My last job in the restaurant business was at a beautiful Italian restaurant down in Tribeca called Scalini Fedeli, housed in the former space of the immensely popular French restaurant, Bouley. The space had vaulted ceilings and an old-world European look and feel. Scalini Fedeli was—and is still—owned by chef Michael Cetrulo, who made his mark with several well-known Italian restaurants in New Jersey before moving across the Hudson River. Scalini ranks as his crown jewel and is probably one of the country’s best Italian restaurants. I kid you not.
In addition to maintaining the dining room, which was on most weekdays peppered with some of Wall Street’s most prominent captains of industry, I maintained a 6,000 bottle cellar since wine has always been my abiding passion. As such, I was often courted by some of the biggest winemakers from around the world who wanted to get their wines on our growing list. Angelo Gaja, who I had the privilege to have dinner with a few times, is still one of my favorite winemakers to date.
But on this occasion, Countess Noemi Marone Cinzano invited me to an exclusive wine dinner at her brother’s townhouse in Greenwich Village. She had an estate in Tuscany that I once visited, called Tenuta di Argiano that had some of the best Brunello di Montalcinos I had ever tasted. That night, she was in town to introduce a new Super Tuscan wine called Suolo, which she wanted us to consider on our list.
When I arrived with my companion, I was surprised to see some of the most fashionable and glamorous Europeans. I felt completely out of my league and wondered what the heck I was doing among them. To make matters even more uncomfortable for me, she sat me next to Éric de Rothschild, the French banker, philanthropist, and owner of one of the greatest first-growth Bordeaux wineries—Château Lafite Rothschild. I think the Countess really wanted her wine on our list, and she went to great lengths to woo me, but I was already sold before I tasted it. She had me at “hello,” as they say!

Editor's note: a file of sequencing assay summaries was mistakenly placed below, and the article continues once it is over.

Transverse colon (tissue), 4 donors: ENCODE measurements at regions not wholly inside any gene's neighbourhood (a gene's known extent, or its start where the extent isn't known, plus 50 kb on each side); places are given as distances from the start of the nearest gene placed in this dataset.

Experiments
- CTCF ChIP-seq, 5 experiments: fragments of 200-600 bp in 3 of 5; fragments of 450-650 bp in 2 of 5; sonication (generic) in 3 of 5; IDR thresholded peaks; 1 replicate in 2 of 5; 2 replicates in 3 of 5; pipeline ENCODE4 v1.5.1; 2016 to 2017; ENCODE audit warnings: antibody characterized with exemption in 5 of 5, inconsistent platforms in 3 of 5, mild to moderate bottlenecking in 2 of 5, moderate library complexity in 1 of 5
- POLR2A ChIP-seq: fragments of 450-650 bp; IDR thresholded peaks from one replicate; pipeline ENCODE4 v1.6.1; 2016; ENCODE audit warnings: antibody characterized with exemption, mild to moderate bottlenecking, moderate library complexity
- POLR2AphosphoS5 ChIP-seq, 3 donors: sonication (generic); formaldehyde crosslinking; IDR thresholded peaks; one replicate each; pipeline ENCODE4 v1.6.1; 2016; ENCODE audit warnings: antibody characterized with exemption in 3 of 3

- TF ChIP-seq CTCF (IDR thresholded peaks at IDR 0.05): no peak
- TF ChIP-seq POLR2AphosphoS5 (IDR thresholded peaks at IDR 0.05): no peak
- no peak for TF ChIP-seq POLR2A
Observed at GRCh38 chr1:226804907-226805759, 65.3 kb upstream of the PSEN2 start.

My companion and I could not have been more entertained during our dinner and had a more delightful time as the evening unfolded. Baron Rothschild was amazingly gracious and invited me to his estate, which I visited sometime afterward. And aside from him, there were several other notable people, like billionaire publishing magnate S.I. Newhouse and his son, who happened to live across the street.
As it happens, I ended up adding her wines to our list and continued to keep in touch with her over the years until she sold her estate to a group of investors. But by this time, I was already out of the restaurant business and working on building my music company—my first and only true love—until I got sidetracked and ventured into this business of food and wine. But that’s another story.
Former restauranteur, musician, concert promoter, producer, publisher, manager, and impresario, Charles Carlini has synthesized these roles to become a dynamic force in the music industry–noted for his ability to bring diverse talent together to create innovative concerts and recordings that reach and move music-lovers everywhere.